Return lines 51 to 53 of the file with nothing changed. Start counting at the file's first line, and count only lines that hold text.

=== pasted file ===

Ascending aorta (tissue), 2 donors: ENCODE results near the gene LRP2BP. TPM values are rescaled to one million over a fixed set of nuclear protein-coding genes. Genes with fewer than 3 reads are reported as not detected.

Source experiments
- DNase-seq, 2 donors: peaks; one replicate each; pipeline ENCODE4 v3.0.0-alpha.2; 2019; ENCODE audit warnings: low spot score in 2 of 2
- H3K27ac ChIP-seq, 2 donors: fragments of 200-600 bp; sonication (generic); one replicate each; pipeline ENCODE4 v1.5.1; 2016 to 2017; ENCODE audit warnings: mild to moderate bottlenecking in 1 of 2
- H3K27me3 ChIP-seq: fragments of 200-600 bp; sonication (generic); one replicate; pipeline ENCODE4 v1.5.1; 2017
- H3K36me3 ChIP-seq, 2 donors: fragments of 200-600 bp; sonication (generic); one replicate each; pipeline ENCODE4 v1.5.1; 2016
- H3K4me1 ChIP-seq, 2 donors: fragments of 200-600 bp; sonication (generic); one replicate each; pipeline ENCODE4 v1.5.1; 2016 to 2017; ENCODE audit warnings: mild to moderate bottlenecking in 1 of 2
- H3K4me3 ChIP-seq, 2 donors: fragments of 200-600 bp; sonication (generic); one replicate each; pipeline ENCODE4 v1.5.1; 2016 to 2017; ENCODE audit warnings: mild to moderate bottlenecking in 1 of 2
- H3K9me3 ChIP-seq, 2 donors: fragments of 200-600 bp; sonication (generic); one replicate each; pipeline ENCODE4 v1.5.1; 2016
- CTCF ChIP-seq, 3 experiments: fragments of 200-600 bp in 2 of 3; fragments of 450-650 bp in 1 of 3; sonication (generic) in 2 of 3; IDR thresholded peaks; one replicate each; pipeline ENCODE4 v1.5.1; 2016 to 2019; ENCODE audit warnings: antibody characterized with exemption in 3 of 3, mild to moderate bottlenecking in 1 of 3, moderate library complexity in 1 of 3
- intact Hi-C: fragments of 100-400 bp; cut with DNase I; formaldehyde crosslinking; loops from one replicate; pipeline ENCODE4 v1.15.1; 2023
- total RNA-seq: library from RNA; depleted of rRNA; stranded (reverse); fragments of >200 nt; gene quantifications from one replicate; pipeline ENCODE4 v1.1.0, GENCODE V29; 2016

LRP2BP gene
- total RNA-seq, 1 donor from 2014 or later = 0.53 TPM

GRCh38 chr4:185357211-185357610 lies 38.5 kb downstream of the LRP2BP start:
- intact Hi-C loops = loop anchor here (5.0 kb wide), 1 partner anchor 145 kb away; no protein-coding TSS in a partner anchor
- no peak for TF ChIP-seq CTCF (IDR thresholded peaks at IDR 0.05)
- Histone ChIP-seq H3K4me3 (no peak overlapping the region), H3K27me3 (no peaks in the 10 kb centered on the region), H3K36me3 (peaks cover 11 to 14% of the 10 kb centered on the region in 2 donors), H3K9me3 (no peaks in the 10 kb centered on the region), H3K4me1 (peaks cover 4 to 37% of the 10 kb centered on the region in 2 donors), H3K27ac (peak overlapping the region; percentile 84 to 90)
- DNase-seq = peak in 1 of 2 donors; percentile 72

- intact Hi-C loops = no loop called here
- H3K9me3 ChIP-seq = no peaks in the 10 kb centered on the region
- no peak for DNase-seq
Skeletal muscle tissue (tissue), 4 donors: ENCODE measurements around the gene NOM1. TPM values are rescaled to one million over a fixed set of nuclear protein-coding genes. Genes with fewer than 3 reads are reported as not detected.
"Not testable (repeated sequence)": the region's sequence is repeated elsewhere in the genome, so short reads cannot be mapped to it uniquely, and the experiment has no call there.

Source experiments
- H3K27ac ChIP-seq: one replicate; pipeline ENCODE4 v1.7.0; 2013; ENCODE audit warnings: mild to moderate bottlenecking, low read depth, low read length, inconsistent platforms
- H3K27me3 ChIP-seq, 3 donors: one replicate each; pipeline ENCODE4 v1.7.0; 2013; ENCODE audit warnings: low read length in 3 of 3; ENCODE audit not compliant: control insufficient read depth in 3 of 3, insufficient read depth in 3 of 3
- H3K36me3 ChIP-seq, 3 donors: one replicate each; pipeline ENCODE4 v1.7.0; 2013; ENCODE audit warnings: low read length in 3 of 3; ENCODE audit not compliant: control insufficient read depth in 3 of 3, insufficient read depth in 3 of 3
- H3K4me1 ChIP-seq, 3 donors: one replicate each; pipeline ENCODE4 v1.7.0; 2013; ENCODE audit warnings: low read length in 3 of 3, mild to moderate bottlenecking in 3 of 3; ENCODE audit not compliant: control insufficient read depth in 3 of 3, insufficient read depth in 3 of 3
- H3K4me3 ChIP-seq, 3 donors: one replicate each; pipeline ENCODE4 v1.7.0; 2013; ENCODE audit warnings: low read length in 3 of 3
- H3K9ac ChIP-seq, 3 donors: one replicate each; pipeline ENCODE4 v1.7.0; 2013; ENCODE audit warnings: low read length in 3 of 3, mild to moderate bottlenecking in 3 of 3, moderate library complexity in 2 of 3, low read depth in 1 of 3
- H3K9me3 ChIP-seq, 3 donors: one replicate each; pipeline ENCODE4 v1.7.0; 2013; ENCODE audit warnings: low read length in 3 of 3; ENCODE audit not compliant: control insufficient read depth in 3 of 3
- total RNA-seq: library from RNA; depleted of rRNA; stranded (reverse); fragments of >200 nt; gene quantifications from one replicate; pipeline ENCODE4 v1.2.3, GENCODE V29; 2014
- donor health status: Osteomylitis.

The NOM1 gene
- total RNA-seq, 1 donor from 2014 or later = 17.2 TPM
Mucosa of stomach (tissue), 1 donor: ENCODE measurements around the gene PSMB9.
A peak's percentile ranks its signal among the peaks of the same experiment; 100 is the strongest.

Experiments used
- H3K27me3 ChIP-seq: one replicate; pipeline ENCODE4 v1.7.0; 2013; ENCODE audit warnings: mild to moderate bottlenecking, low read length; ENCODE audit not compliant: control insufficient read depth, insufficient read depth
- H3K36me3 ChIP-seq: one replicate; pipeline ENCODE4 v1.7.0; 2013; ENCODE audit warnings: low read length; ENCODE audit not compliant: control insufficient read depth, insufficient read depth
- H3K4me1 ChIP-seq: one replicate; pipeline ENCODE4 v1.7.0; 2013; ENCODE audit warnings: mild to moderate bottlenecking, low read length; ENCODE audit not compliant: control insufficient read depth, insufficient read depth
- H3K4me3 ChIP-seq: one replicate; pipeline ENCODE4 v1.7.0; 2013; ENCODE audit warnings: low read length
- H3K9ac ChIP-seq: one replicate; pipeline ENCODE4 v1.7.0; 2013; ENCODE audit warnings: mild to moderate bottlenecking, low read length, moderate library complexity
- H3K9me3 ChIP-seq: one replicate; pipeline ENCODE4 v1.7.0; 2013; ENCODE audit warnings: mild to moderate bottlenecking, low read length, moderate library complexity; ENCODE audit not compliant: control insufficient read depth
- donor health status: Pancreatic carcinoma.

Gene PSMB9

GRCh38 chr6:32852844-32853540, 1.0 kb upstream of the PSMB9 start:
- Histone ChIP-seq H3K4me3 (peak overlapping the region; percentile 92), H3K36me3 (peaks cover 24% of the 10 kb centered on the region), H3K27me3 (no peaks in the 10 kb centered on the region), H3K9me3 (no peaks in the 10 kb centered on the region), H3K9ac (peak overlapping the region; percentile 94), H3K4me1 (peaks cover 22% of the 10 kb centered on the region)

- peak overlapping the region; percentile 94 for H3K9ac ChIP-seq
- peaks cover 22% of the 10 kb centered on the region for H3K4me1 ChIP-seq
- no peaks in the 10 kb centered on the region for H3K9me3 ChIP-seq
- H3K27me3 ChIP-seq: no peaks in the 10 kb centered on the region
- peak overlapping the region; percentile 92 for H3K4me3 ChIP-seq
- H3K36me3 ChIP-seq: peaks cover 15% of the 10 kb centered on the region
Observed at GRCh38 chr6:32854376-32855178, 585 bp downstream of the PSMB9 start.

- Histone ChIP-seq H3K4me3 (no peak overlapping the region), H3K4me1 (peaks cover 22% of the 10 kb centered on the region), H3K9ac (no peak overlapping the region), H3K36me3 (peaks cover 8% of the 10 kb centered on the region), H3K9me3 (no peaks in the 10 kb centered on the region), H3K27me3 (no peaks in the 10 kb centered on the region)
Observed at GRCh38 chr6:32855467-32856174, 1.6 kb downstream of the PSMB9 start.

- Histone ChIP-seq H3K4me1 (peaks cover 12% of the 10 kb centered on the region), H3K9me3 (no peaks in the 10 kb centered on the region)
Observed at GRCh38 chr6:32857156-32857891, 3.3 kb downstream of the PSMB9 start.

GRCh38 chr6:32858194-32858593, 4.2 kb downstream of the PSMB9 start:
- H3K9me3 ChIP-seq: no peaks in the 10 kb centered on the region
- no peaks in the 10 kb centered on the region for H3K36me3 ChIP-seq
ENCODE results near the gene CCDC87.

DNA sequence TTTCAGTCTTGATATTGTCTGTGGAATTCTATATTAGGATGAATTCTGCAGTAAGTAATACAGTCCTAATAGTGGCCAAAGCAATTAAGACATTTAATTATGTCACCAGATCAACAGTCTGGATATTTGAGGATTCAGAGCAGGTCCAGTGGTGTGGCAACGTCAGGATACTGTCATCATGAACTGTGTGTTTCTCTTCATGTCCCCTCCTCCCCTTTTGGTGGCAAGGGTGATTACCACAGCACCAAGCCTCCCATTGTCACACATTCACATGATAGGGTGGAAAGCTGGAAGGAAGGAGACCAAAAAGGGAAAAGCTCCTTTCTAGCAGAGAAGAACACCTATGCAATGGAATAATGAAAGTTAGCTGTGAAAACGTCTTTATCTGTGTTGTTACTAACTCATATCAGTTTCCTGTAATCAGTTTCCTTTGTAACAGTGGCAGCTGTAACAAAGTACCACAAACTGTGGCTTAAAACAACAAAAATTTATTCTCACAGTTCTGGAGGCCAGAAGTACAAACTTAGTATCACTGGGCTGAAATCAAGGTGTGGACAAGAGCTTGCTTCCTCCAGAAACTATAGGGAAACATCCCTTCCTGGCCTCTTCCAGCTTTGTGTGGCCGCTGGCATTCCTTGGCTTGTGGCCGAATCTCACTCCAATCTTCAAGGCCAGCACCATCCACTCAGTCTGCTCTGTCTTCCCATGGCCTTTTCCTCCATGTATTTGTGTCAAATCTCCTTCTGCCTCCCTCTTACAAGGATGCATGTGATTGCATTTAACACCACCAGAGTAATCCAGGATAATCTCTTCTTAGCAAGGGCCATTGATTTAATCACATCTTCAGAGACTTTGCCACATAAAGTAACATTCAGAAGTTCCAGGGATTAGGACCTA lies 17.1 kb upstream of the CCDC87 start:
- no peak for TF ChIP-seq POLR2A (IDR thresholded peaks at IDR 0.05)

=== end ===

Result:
- peaks cover 22% of the 10 kb centered on the region for H3K4me1 ChIP-seq
- no peaks in the 10 kb centered on the region for H3K9me3 ChIP-seq
- H3K27me3 ChIP-seq: no peaks in the 10 kb centered on the region